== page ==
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Sweat the Small Stuff

by on November 29, 2017 5:30 AM

Hah! I just read a study by colleagues in the communications world that confirms what I endlessly preach in the classroom: Grammar still matters. So does spelling, punctuation and making sure words mean what you think they mean.

Mike Schmierbach, whose office is down the hall from me, and Alyssa Appelman, a recent Penn State Ph.D. who now teaches at Northern Kentucky University, got volunteers to read news stories, some of which were riddled with grammatical errors, then asked them to rate the credibility of the articles.

Their finding: Articles with more grammatical errors were deemed less credible than articles with fewer errors.

I’m not surprised. The way I’ve always put it is, if you don’t get the small stuff right, readers aren’t going to trust you on the big stuff. Think you’ll find reliable information in a story about “Hilary” Clinton or “Barak” Obama? You won’t.

Contrary to a bit of pop philosophy, I counsel my students to sweat the small stuff…because none of it is small stuff.
Whether perspiration is the key to the well-lived life is a discussion for another day, but it certainly applies to journalism, and to professional communication generally. Submitting sloppy copy, I tell my students, is like wearing cut-offs and flip-flops to a job interview. Publishing writing that has not been edited and proofread is like walking away from a paint job before you’ve touched up and cleaned the brushes.

Were they to object that this is only for a class, that they’ll take greater care when it really counts, I’d have to bust out the sports metaphors: Why do you think kickers endlessly practice field goals and extra points? To increase the likelihood that they’ll make ‘em when the games count in the standings.

Oh, I have a paint bucket full of analogies I can deploy to impress upon my students the importance of spending more time editing than they spend on the first draft. I’m not sure they believe me, though.

I think I look like this genial, middle-aged dad-like person. They see a 19th-century knuckle rapper.

They think, as long as I know what they mean, what difference does it make? I see the decline and fall of civilization.

What they don’t see when it comes to grammar, apart from the credibility issue, and instances where, in fact, I don’t know what they mean, is the distraction factor. As soon as I notice a nuts-and-bolts error, I’m no longer thinking about the content.

During this, the year of fake news, I’ve been asked multiple times how to ferret out the phonies. My kneejerk response is, start with the grammar. Stories written — and edited! — by professional journalists tend to have fewer errors than stories written by people pretending to be professional journalists.

There are two problems with this advice: One is that it may not be realistic to expect readers of fake news to be any more knowledgeable than the purveyors of fake news when it comes to the nuts and bolts of good journalistic writing. The other is that news organizations are trimming their copy-editing staff to save money, and publishing their content with only minimal editing to save time, which may be narrowing the gap between the pros and the amateurs.

And speaking of decline and fall, it pains me to tell you that the students I’m teaching in 2017 are less skilled than their counterparts were when I started in 1997.

Their aversion to hyphens hasn’t changed. I once came up with what I thought was an amusing riddle to illustrate why these dinky links are important.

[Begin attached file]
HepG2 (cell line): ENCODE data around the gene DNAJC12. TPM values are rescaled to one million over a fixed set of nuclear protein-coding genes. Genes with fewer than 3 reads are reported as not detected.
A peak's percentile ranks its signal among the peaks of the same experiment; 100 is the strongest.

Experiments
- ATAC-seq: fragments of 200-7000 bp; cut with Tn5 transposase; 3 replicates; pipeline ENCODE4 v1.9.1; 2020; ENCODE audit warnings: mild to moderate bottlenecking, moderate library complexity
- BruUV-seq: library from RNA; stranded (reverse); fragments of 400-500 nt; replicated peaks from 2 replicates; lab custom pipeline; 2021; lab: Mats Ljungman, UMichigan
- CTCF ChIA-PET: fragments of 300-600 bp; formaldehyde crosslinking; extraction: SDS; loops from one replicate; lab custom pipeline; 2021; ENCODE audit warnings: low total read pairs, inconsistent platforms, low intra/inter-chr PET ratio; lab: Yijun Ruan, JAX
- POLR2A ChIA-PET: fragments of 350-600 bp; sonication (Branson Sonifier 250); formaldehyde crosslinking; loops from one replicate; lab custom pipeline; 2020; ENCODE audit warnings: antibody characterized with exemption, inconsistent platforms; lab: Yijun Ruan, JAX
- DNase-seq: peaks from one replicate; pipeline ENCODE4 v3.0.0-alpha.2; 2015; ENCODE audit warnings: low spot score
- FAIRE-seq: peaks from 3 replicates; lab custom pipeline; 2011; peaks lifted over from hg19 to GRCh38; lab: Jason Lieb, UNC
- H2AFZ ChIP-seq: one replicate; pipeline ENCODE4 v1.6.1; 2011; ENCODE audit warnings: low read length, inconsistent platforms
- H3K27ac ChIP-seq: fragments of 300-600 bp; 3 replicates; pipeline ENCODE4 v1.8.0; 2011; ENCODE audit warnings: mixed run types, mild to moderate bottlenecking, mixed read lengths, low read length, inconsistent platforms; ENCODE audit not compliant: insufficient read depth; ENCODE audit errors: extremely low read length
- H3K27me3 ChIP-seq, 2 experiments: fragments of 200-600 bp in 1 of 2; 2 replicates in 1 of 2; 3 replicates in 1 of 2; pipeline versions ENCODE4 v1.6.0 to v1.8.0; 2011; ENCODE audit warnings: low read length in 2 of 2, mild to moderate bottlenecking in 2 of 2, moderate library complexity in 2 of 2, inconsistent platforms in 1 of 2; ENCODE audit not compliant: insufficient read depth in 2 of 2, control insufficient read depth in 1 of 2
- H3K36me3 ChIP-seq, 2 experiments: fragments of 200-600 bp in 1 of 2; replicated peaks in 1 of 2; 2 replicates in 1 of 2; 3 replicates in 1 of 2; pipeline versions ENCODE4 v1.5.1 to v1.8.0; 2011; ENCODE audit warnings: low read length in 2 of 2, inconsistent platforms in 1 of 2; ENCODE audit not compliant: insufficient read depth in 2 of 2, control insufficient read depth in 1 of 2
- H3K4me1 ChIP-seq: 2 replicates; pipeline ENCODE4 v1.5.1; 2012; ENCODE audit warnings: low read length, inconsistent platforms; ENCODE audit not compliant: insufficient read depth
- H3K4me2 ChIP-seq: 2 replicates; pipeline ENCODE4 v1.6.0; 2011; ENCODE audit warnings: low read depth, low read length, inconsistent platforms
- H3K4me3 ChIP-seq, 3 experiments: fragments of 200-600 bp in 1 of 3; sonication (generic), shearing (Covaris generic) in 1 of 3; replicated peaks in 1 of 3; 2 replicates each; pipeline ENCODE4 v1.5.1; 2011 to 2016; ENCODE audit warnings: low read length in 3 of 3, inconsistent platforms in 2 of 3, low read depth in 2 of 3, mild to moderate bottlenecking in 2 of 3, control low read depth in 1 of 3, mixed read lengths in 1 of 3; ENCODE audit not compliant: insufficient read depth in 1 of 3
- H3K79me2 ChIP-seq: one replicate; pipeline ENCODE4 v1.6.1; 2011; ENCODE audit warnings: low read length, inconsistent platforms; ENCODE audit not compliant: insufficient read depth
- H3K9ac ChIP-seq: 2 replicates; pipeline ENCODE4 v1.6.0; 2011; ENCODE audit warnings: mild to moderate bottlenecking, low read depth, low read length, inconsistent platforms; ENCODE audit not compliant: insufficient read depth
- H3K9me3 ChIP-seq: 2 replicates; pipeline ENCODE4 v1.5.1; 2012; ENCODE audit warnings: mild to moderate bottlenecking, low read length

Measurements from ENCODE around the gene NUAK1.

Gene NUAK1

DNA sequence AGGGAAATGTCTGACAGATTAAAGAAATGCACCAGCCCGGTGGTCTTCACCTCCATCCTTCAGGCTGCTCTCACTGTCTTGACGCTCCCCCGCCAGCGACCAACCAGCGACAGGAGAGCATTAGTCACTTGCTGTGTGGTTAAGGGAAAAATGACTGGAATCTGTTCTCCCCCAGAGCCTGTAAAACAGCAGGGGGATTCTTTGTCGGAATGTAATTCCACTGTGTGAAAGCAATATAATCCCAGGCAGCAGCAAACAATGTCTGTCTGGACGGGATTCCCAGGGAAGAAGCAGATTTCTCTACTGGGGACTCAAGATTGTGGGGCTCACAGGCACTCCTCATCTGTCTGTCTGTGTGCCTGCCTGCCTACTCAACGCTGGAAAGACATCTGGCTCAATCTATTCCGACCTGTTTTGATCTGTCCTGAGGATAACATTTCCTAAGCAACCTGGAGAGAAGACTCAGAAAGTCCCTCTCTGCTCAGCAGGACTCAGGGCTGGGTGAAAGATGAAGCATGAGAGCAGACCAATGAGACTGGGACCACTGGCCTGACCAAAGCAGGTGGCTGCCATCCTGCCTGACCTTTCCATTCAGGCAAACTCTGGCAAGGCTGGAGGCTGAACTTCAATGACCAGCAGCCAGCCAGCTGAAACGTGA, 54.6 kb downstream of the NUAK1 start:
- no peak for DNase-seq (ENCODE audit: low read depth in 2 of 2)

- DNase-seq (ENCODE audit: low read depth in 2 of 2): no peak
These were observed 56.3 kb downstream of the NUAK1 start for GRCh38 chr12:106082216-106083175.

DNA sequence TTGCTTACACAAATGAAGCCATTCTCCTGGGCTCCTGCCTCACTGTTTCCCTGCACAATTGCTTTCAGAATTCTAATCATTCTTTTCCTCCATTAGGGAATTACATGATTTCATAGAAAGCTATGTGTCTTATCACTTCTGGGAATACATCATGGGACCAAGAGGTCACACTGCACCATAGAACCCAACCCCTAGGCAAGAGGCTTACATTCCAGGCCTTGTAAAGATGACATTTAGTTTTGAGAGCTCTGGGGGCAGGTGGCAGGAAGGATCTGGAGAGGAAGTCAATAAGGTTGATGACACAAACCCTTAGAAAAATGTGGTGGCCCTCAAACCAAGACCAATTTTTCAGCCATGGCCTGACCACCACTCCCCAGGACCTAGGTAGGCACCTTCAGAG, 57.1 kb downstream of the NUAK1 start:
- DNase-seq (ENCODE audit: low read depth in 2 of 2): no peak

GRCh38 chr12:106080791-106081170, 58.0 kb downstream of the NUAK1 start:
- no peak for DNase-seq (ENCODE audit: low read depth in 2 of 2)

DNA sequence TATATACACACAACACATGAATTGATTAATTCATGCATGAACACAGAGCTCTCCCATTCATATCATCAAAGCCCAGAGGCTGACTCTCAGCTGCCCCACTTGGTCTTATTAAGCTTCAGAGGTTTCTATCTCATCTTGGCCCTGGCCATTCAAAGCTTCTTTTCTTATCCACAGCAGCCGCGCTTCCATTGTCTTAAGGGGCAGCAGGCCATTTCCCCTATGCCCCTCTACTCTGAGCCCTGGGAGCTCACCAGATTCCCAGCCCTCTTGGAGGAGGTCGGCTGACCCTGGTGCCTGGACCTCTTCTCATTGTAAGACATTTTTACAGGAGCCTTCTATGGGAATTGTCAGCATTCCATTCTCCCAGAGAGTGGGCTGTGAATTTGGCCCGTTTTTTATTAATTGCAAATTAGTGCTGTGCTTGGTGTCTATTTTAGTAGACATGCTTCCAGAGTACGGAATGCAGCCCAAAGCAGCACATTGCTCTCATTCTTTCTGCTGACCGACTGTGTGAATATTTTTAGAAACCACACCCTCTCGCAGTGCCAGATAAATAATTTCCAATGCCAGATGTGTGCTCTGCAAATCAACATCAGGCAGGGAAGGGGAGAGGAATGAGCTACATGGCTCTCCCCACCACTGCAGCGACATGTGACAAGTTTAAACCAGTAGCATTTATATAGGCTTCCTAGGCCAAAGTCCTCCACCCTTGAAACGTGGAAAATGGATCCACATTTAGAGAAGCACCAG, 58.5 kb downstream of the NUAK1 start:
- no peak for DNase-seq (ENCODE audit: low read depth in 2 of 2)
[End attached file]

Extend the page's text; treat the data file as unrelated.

Q: What’s the difference between Santa Claus and me?

A: Santa Claus is a white-bearded man, whereas I’m a white, bearded man.

That is, he’s a guy with a white beard, I’m a white guy with a beard.

That was before my own beard turned white.

Then, as now, my students fling commas into their sentences as if they were drunken darts players, with no control over where the little missiles will land.

But I don’t recall ever seeing as much apostrophe abuse as I’ve seen this semester. I can understand confusion about whether it’s “The New York Times’ editorial page” or “The New York Times’s editorial page.”

I can even understand, sort of, confusion about plural possessives, especially with weird plurals like “men”: Is it men’s room or mens’ room? (The first one is correct.)
What I can’t fathom are apostrophes popping up in plain old plurals, as in “four calling bird’s, three French hen’s, two turtle dove’s.”

I have arrived at the age where I am frequently asked when I’m going to retire. Catch me after I’ve graded a batch of papers and I’m likely to say tomorrow sounds pretty good.

On the other hand, Schmierbach and Appelman have shown me that my skills, such as they are, are still needed. So maybe I’ll keep rapping knuckles for a while longer.

And if any of you fellow fanatics find a mistake in this column, I promise to offer up my own knuckles for rapping.


A collection of Russell Frank's columns, titled “Among the Woo People: A Survival Guide for Living in a College Town," is available from the Penn State University Press. His columns for won first place for commentary in the 2019 Society of Professional Journalists Keystone Chapter Best in Journalism contest. The winning columns: The Women’s March: Notes from New York, It’s Time to Change the Script and Mixed Messages at Bellefonte High. Frank is a member of the journalism faculty at Penn State. Before launching his academic career, he worked as a reporter, editor and columnist at newspapers in California and Pennsylvania. He is, by academic training, a folklorist (Ph.D., UPenn), which means, when you strip away the academic jargon, that he loves a good story. His views and opinions do not necessarily reflect those of Penn State University.
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